Days 2-3: Feel a bit better already, but still a little off. Probably a combination of the anesthesia and the meds. I spend most of my time in bed, watching TV. I read a little bit and feel well enough to check social media, but not much.
Switched to PJs with the tops that have buttons so I could put the sleeve over the injured arm much more easily.
Since you can’t get the bandages wet, showering is a pain in the behind and frowned upon. I use baby wipes the first day. On the second and third days, I cover up the bandages with a plastic garbage bag and take a quick shower.
The ice continues. The boredom starts to set in, but I don’t feel awesome, so it’s easy to just do a whole lot of nothing.
I switch to Tylenol on the evening of day 3 because I don’t like how I feel when I’m on meds. It wasn’t really enough for the pain, but I would rather deal with pain than side effects. Again, follow your doc’s orders on medication.
Day 4: Bandages can come off, finally. You will probably want someone to help. I remove them myself because I’m stubborn that way. I use baby wipes to clean around the incisions/stitches and under my right arm, but you still can’t get the stitches wet for the rest of the week. I once again cover my shoulder with a garbage bag and am finally able to wash my hair with just one arm.
My hair looks like a 3-year-old styled it, but it’s clean.
Tip: a washcloth comes in handy, especially when washing under your surgery arm. Trust me, you’ll definitely want to wash and dry well under that arm. It’s hard to use deodorant, but absolutely necessary.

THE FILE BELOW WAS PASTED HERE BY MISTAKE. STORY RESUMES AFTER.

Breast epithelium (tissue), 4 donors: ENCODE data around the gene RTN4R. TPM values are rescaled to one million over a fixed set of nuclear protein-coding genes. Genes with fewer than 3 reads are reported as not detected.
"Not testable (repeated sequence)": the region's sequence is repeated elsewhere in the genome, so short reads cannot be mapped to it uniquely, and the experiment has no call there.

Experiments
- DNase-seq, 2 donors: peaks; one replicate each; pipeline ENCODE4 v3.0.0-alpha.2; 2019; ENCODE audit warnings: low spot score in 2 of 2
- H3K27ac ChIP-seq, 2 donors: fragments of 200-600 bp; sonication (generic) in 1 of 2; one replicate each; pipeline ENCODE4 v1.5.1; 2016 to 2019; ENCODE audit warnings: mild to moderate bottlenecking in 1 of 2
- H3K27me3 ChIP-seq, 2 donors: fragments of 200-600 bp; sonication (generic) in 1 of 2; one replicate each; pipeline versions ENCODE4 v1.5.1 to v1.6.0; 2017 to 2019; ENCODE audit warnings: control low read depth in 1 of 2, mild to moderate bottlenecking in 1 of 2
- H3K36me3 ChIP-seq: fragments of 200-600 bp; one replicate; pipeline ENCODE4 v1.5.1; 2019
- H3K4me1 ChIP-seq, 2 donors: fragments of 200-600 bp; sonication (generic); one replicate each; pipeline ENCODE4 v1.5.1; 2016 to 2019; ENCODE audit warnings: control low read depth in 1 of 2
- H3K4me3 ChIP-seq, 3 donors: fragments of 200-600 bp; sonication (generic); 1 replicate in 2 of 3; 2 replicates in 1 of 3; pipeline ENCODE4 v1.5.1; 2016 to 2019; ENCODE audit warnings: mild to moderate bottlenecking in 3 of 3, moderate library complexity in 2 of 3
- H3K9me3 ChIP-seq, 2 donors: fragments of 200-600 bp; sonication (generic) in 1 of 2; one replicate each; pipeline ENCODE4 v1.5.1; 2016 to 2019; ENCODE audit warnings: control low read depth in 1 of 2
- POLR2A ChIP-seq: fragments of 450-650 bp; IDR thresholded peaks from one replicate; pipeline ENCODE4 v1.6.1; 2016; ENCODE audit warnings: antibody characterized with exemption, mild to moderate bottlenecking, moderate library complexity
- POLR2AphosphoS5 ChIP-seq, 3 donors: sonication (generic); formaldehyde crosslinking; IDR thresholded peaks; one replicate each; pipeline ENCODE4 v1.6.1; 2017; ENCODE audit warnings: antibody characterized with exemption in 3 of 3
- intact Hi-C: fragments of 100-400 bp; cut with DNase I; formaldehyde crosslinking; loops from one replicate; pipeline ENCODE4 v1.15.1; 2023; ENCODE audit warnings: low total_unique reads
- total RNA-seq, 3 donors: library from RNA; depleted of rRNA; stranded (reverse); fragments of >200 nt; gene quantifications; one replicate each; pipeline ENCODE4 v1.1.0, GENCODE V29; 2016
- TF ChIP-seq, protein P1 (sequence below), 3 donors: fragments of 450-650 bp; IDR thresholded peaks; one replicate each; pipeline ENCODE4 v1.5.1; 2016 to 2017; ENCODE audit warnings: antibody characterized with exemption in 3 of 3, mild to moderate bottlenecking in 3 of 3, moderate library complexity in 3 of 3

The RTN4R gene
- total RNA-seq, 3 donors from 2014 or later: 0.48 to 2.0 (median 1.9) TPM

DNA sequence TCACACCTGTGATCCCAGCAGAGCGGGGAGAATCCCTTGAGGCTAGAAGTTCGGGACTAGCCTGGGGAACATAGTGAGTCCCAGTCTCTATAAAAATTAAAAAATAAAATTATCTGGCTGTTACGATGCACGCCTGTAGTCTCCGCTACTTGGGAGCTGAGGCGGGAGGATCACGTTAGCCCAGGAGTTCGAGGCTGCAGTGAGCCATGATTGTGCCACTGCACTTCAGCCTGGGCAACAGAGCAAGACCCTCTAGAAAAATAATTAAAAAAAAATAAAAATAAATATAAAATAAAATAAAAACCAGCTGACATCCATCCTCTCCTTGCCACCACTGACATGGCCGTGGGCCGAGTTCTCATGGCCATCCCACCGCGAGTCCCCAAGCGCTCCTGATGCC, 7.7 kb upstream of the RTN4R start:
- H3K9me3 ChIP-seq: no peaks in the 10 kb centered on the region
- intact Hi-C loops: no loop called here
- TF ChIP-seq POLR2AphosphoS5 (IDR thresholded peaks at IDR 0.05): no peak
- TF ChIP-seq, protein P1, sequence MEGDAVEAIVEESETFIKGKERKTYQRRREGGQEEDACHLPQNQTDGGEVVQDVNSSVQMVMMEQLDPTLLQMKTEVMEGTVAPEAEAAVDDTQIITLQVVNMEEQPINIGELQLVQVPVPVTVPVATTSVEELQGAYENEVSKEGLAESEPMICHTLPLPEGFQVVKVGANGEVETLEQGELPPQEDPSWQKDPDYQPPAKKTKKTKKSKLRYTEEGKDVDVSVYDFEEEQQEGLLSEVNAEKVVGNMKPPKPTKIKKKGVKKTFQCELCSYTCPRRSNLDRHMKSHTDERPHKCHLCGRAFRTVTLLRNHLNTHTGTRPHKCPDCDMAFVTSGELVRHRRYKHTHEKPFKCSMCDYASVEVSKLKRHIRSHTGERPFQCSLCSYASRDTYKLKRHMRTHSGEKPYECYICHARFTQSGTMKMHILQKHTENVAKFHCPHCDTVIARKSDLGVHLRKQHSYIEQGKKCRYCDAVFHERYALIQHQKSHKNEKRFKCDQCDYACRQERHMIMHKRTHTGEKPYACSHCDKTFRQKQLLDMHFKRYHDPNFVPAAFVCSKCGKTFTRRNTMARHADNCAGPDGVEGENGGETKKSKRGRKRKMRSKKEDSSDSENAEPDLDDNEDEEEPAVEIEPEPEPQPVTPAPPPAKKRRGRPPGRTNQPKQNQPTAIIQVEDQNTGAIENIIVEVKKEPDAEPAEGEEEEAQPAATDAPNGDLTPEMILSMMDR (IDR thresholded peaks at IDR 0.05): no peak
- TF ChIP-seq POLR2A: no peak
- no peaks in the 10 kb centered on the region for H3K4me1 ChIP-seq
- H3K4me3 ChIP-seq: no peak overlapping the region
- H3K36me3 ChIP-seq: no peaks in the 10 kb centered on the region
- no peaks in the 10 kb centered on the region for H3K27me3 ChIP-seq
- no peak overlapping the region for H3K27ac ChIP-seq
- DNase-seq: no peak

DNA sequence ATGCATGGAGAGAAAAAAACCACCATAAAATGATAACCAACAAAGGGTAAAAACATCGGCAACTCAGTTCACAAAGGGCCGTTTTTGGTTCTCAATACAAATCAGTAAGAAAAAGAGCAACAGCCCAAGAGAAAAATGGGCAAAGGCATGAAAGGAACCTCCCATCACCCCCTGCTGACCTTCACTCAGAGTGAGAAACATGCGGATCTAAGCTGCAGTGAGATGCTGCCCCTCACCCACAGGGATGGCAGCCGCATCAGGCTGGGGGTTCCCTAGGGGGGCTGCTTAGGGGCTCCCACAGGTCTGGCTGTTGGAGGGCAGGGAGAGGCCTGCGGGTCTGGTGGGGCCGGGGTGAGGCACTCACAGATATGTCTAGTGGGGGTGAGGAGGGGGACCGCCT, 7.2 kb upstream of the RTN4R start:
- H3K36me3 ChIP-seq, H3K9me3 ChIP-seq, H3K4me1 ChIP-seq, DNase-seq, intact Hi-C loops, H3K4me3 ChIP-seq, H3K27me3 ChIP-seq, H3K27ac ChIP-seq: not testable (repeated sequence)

At this stage, I still can’t use my surgery arm, so everything is difficult. But I start to feel a whole lot more awake. Still watch a lot of TV and do a whole lot of nothing.
I walk a mile on the treadmill and feel like I accomplished something.
Walking on the treadmill with the arm brace is ridiculous, but doctor approved.
Days 5-7: Pain is much better so it’s harder to keep from using that hand/arm, even with the sling. My doctor had me wear the thing all the time — including when sleeping. At this point, I have dreams of burning the sling, but I can appreciate it’s purpose.
I have my first post-op visit, have my stitches removed, get a script to start physical therapy and another one to go back to work.
I drive myself to the doctor’s office and feel comfortable enough to run an errand, but am exhausted and have to rest when I get home. Exhaustion is a common theme for the first month.
No stitches means that I can shower without a garbage bag. I still am washing one-handed and my hair still suffers, but it feels good to be completely clean.
Walk on the treadmill for one or two miles a couple of times this week, so I walk four miles outside on Saturday and feel really, really good.